In houses the VOCs would mainly be from the carpets and underlays, painted walls and other surface finishes and from the manufactured timber products (particle board (MDF or chipboard) and plywood, usually containing formaldehyde glues) and other plastics and glues in the houses. (Other sources of VOCs or other harmful substances may also be present - see below.)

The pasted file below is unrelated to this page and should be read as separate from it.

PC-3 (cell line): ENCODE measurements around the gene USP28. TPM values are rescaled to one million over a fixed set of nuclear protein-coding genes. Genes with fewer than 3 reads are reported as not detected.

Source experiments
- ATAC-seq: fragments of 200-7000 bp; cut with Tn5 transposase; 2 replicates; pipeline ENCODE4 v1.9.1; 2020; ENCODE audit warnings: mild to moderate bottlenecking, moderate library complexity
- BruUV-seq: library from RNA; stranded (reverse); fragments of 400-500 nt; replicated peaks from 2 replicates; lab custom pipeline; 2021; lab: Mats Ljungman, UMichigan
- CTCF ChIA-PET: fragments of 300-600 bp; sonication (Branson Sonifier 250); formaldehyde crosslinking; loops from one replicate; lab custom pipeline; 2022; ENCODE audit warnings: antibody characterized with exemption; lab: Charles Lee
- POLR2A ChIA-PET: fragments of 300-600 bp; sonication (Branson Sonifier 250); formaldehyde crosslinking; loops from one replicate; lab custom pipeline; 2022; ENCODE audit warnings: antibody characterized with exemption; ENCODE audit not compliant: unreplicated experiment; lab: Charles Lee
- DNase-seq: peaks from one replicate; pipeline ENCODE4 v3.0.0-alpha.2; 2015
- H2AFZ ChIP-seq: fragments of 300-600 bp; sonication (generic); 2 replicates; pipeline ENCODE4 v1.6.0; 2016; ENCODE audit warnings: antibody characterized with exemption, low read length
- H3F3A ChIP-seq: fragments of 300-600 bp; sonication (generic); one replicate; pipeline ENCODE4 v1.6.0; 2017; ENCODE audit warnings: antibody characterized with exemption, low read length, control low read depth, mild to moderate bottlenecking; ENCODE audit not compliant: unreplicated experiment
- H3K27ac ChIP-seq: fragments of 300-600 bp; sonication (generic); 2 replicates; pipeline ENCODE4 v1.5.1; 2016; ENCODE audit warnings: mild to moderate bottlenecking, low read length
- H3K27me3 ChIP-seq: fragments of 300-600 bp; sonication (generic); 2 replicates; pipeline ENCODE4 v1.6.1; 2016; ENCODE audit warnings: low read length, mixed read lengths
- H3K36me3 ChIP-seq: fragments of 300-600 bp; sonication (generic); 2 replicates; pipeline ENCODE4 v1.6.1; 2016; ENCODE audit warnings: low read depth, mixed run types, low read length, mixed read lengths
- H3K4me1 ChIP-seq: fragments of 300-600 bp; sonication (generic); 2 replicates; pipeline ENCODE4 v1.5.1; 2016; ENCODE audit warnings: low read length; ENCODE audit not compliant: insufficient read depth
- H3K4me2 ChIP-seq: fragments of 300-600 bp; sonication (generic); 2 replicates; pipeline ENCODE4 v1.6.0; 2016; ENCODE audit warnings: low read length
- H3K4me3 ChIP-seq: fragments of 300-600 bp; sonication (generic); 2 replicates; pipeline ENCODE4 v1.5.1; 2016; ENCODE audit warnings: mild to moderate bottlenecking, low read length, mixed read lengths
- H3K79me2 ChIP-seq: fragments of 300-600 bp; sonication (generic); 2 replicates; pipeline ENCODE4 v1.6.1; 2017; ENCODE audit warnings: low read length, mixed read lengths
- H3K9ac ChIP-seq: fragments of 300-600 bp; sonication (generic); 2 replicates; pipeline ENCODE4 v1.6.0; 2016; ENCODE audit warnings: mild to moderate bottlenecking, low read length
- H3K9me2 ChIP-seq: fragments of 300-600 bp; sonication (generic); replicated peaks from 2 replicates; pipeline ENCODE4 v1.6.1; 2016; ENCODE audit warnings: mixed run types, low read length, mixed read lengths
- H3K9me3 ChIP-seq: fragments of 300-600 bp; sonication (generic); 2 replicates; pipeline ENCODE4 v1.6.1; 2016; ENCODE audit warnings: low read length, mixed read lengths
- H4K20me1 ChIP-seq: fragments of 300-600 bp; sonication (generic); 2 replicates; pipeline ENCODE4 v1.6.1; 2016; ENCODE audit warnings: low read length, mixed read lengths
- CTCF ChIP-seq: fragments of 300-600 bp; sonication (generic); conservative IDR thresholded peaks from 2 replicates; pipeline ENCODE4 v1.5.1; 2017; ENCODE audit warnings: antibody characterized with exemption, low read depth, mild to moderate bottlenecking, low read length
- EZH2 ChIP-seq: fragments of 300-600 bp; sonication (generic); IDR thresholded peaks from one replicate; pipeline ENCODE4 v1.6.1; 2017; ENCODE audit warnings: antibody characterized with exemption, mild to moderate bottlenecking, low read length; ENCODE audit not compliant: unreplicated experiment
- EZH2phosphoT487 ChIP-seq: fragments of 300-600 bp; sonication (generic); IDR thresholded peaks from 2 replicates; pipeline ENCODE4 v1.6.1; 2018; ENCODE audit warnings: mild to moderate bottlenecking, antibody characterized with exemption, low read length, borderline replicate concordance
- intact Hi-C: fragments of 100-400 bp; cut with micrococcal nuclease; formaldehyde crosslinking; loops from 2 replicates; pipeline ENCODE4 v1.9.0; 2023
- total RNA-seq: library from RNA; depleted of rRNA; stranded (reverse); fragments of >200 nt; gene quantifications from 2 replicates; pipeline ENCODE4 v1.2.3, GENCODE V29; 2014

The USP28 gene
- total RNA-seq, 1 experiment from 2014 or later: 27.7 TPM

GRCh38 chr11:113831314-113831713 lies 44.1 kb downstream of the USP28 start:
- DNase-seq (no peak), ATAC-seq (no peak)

For many of the products there are low VOC alternatives. Which sort of begs the question - if it is well known that VOCs can cause health problems in some people and alternatives are available why aren't the alternatives routinely used. I suggest it is probably a cost factor - alternatives can be more expensive (varying from a zero to a lot) and perhaps the labour for handling and construction might be a bit more as it may be slower to work with, - and also lack of knowledge - "if we done it like that in the past it alright for the job now."